You can exchange the butter for salt pork or bacon. Cut it into half-inch cubes and saute to release some of the fat before you add the onions to the pan.

I grew up with chowder made from canned milk instead of heavy cream, and now I sometimes use half ‘n half if I don’t have heavy cream. All three are good but I prefer cream.

Some folks add 1/2 cup of chopped celery when they saute the onions.

Chowder stores well in the refrigerator. Refrigerate leftovers immediately without letting the chowder cool to room temperature because of the dairy and fish.

This looks great served in bread bowls. Traditionally, it’s served with Saltines or Oyster crackers.

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Soup – venison, vegetables, seasoning, an ermine…

Soup – venison, vegetables, seasoning, an ermine…

Story of Soup

This is the story of soup and how it came together while the power was out. Soup is a comfort food for stormy days. I pulled a package of venison from the freezer. It was an old buck, hit by an old already falling apart pickup driven by an elderly man. The buck died instantly but the truck is still limping along, barely. I let the meat thaw until it was crystaly and easy to cut.

soup, venison soup

I retrieved the new three quart stainless steel pot and its glass lid from the pantry. Olive oil poured in and heated, I added a pre-mixed seasoning meant for beef, two cloves of minced garlic, the cubed venison, and stirred. The bits of meat hit the oil and seasons, splattering a little, sputtering as the last of the ice crystals I thought had melted hit the oil.

Chattering, banging and crashing on the back porch pulled my attention from the counter to the window. A red squirrel voiced its displeasure with something. I waited a few seconds, started to turn from the window to go back to cooking, and caught a glimpse of the offender – an ermine. An ermine. That explains the dearth of mice coming into the house. The snap traps have been empty for three weeks. Let’s hope he or she creates a lack of red squirrels as well.

Sauteing garlic, seasoning and browning venison pulled me back to the stack of carrots waiting to be peeled. The peeler works both ways, forward and back, and most of the peelings fly across the counter to land in a pile. A few crash land on the floor. Chop chop chop and carrot rounds are ready for the pot. Sizzle sizzle.

Celery, purchased at a grocery store because I don’t seem to be able to grow it, is next. There’s a lot of dirt between the stalks. Mum said we’re “going to eat a peck of dirt before we die.” I wipe the dirt away with a cotton kitchen towel and decide the residue is going to count toward my peck. Chop chop chop, sizzle sizzle sizzle. What’s next?

Bay leaves. I chose two nice bay leaves and added them to the pot. I haven’t added liquid yet and the seasoning has a little sugar so the mixture is starting to caramelize on the bottom of the pot. Two good glugs of Marsala wine instantly fill the air with an aroma so rich it makes my mouth water. I stir until the bottom of the pot is clear.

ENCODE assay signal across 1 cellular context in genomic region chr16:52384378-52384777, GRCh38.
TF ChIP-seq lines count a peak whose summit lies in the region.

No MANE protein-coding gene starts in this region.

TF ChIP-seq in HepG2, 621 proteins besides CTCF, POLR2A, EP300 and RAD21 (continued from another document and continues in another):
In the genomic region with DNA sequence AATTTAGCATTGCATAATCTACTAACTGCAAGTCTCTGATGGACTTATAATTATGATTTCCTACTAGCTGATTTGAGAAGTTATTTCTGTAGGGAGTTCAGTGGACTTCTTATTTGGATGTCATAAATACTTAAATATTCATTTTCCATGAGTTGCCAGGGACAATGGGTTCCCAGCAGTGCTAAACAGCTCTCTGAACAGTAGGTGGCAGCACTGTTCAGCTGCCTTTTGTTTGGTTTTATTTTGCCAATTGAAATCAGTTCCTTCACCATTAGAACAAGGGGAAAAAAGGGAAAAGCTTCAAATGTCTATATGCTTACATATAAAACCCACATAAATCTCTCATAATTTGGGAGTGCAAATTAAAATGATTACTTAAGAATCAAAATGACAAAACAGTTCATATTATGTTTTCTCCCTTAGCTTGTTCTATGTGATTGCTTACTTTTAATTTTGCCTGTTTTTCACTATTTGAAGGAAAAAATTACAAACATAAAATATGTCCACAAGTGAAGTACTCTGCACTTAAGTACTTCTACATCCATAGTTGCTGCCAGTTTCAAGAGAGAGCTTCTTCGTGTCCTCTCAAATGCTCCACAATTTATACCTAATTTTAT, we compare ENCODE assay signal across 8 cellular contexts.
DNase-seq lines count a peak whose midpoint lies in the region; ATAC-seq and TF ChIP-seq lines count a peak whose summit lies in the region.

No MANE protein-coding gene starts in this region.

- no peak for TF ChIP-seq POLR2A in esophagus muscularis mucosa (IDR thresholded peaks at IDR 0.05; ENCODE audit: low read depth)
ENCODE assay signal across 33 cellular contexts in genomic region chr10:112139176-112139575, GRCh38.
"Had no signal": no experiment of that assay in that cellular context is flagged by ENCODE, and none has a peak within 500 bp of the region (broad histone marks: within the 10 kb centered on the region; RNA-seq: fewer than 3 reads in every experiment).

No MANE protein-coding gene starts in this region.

When the faucet finally runs with hot water I fill a quart mason jar with water and then pour the water into the pot. Not quite another. Another quart fills the pot almost to the top. I want the soup to simmer for a few hours before I do anything else with it. The old buck’s meat will tenderize as it cooks slowly. I leave the cover off so the liquid will evaporate, condensing the flavors and eliminating the need for stock (I’m out) or bouillon (don’t feel like using this time).

While the soup simmer I tackle a project new to me – knitting without a pattern. I saw cute ornaments on IG this morning. If I can figure out a pattern, I tell myself, I can buy more yarn. I’m not really a knitter but I want to think I am. I like to buy yarn. Soft yarn in warm, natural colors, bundles of creativity waiting to happen. I start to knit the ornament and by the time it’s time to check the soup the ornament is taking shape.

Barley. Dammit, I know I bought barley. Two pounds of pearled barley, in bulk. Where did I put it? My cupboards are neat and tidy now but, no barley. The pantry shelves, neat and tidy after my search but still, no barley. Noodles it is. Not as hardy and healthy and filling but I like noodles once in a while.

Tidying up, the garlic and carrot peels, carrot tops and tips and celery trimmings get tossed into a mixing cup. Ava and Zoey will have the meat scraps and the vermicomposting worms get the vegetable scraps.

It’s dark early, 4:3o pm and the hen house lights are the only light in the yard. The soup has simmered, reducing the liquid by a third. I add a little sea salt, a pinch of black pepper, two shakes of Italian seasoning and a quarter-teaspoon of onion powder. Blow blow blow the heat away. Taste taste taste. Yes, that’s it. It’s right now. I replace the lid, turn off the heat, and let it set until Steve comes home.